St James’ Muswellbrook welcomes a newly constructed yarning circle thanks to the generosity of Malabar Resources.
Fully funded by Malabar, the Yarning Circle will give students and teachers at St James’ Primary School in Muswellbrook the opportunity to sit together and enhance their understanding of Indigenous culture.
A Yarning Circle is an important part of the Aboriginal and Torres Strait Islander culture and a harmonious and collaborative way of communicating. It promotes respectful relationships and provides an open environment to share cultural knowledge.
In August Malabar designed and installed the Yarning Circle which involved the placement of more than 5000kg of sandstone blocks.
Malabar’s Manager of Health, Safety, Environment and Community, Donna McLaughlin said, “We are delighted to continue building our relationship with St James’ and other schools in the region by providing resources that help their specific needs.”
“We look forward to seeing the Yarning Circle develop as native plants and artwork are added to the space, which will further facilitate cultural learning and understanding.”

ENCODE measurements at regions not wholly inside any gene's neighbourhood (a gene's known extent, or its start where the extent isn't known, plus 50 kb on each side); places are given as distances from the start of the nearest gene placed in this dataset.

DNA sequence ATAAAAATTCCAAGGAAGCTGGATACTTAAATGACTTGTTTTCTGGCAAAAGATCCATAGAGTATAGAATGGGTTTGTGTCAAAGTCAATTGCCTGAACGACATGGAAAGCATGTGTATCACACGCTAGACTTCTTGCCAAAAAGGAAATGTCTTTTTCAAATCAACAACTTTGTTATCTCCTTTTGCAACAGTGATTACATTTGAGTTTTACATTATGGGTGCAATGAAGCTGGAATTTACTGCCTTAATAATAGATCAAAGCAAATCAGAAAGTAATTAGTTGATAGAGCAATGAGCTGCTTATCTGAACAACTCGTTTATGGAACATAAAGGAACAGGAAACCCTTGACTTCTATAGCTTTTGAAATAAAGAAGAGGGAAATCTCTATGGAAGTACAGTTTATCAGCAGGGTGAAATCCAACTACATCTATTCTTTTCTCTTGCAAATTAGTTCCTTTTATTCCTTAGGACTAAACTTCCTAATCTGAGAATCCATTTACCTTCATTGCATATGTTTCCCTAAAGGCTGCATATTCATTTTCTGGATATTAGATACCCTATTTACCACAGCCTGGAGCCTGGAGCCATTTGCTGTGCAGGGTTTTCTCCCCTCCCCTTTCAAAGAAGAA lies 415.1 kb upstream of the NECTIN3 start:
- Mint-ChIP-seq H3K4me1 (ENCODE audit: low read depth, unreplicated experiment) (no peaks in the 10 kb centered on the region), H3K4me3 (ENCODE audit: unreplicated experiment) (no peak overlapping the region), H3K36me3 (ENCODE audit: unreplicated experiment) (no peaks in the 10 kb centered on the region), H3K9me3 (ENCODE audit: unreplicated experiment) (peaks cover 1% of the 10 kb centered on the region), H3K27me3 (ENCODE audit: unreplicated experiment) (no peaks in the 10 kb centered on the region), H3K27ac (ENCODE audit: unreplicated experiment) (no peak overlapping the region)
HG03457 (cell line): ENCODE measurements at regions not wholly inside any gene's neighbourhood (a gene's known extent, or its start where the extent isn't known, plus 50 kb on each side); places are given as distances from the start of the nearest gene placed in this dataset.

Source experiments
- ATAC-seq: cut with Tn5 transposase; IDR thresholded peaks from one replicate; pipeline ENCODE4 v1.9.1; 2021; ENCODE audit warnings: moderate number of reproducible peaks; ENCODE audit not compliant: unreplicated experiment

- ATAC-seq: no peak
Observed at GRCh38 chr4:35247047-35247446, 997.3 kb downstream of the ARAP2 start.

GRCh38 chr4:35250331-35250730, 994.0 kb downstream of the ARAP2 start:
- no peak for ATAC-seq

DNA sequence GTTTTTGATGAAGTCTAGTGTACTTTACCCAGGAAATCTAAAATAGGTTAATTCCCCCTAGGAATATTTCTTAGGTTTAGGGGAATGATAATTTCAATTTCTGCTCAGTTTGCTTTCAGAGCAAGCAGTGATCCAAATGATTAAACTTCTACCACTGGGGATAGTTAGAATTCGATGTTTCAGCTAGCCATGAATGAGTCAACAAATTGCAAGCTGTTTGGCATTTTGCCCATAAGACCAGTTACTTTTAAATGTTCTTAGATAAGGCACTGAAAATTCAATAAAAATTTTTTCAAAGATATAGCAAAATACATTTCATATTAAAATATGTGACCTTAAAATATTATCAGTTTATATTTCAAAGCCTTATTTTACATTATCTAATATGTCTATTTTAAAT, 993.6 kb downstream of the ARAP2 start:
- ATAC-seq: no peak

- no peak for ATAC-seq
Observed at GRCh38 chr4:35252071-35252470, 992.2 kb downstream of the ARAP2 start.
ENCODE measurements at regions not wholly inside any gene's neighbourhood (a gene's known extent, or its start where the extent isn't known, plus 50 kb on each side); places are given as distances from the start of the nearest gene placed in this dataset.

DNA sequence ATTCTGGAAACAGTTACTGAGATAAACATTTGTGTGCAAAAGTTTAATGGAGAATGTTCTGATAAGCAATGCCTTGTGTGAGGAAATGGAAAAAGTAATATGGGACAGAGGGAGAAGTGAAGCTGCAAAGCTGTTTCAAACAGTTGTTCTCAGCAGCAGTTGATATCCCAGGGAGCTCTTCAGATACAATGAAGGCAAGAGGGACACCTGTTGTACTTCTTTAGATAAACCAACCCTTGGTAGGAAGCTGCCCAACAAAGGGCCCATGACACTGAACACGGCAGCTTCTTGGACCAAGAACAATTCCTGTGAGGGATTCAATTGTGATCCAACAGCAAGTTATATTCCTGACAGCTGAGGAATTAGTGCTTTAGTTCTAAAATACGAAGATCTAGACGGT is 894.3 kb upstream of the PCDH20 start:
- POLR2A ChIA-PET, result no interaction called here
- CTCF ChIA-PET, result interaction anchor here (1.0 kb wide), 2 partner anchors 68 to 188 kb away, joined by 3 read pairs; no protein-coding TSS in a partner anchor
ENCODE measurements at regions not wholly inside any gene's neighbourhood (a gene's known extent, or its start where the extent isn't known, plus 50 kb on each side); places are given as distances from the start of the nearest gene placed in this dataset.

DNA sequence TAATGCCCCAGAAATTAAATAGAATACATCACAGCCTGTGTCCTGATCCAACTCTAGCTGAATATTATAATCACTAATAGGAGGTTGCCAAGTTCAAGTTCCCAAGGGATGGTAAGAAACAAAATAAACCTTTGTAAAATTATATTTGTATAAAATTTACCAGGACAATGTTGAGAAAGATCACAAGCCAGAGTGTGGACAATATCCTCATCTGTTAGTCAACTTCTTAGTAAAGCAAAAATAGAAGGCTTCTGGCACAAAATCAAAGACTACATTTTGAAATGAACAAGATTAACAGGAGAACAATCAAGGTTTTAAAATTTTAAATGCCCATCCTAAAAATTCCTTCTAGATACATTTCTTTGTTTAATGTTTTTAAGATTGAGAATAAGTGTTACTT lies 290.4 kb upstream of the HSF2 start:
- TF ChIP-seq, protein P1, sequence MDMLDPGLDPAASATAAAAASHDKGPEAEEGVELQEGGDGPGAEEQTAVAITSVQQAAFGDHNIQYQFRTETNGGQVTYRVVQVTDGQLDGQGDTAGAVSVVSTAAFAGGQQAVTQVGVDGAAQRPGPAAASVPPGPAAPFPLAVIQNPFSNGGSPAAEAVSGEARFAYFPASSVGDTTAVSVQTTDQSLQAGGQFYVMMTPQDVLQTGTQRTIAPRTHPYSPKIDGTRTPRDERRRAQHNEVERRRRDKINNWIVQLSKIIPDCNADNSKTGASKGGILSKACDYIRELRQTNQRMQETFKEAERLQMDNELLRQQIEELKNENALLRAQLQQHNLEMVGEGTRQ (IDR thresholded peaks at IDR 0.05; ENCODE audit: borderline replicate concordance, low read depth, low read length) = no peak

The new space was enthusiastically received by students. “Thank you for this amazing and respectful area where we can teach others about our customs and traditions,” said year 6 student Tushawn.
St James’ Aboriginal Education Teacher, Tania Thompson expressed how thankful they are to have a designated place for our CREST Crew to meet and yarn.
“When we meet as a whole group from K-6 around the Yarning Circle, it gives students the opportunity to bond, form strong ties, and unite as one mob,” she said.
“Communicating, sharing and problem solving as a team are some of the extremely important life skills that we refine when meeting for Yarning Circle.”
“We learn to listen to one another and to respect the ideas and opinions of others regardless of their age, as we all have wisdom to share.”
St James’ will use the Yarning Circle as an extension of their classrooms and teaching practice to foster knowledge of Indigenous culture by engaging both indigenous and non-indigenous students and teachers.